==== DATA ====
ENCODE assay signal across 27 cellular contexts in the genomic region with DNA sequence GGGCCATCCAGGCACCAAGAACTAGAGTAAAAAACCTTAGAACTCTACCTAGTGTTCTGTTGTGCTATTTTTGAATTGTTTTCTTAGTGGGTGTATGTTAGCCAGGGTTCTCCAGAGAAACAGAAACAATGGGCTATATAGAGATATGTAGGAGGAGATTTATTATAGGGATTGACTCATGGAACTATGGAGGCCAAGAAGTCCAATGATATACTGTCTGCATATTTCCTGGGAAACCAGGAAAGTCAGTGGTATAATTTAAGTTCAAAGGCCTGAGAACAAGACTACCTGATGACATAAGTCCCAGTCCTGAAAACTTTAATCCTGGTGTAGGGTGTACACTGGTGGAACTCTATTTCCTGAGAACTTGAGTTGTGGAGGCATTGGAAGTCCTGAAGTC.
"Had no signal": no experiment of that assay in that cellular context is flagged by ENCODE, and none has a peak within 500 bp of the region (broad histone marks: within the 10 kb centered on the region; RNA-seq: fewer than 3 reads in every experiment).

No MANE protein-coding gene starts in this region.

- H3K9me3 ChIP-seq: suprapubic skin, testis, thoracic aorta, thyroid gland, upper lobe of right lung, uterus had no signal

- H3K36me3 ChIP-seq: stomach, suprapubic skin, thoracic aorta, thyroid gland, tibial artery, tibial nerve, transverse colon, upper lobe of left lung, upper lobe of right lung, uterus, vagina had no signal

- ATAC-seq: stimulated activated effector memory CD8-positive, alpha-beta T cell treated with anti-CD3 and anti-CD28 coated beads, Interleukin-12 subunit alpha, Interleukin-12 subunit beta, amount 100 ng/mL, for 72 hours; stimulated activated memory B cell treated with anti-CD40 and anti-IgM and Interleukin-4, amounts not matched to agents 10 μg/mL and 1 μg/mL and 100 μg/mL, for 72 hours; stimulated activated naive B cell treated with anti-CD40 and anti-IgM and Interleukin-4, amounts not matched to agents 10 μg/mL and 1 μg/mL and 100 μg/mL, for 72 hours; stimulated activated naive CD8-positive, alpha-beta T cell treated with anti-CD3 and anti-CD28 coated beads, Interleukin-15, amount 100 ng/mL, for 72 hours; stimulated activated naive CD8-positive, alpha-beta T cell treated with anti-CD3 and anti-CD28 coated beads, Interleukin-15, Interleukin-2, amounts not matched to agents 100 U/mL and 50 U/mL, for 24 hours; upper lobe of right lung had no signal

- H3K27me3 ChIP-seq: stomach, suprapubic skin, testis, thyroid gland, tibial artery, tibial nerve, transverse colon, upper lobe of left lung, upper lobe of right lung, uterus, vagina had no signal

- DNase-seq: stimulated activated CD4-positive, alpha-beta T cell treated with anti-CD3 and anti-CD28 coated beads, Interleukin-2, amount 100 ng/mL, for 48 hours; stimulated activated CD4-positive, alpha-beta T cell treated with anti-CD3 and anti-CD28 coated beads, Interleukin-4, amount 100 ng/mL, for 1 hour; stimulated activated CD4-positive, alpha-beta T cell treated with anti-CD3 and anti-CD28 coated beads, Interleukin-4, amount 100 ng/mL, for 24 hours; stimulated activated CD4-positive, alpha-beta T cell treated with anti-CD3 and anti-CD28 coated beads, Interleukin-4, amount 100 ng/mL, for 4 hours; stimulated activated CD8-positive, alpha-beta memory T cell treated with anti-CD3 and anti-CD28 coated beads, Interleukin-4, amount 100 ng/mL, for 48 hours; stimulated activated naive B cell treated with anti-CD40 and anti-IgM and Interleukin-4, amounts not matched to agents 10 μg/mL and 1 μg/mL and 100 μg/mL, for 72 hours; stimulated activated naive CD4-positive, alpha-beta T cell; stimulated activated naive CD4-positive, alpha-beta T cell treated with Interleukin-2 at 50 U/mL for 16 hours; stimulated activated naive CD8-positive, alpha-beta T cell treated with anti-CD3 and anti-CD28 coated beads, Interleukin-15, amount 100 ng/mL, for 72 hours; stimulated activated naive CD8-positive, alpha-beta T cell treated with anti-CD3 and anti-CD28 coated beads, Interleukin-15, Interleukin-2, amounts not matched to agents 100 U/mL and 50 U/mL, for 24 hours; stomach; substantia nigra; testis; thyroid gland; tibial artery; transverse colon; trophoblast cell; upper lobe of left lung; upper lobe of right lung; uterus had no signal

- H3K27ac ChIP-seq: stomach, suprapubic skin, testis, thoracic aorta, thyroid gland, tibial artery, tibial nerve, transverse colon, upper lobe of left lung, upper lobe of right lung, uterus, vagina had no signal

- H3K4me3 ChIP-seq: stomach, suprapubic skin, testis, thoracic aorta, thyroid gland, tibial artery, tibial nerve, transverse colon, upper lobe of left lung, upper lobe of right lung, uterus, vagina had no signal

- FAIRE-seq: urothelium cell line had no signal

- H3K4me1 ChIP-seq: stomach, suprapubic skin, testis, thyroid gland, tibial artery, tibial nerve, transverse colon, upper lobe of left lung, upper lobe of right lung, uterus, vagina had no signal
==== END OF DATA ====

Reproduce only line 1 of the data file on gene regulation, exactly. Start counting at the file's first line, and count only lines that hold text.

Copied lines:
ENCODE assay signal across 27 cellular contexts in the genomic region with DNA sequence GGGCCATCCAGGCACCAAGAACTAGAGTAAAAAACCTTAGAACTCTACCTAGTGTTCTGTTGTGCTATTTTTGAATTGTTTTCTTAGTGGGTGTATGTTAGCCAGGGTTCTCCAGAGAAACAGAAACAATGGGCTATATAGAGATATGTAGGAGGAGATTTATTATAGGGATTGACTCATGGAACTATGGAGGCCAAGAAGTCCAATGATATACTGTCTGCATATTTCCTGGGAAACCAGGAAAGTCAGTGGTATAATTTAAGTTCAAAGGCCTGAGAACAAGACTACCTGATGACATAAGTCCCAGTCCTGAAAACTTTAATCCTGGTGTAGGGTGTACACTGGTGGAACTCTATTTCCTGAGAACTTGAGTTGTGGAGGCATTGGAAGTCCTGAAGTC.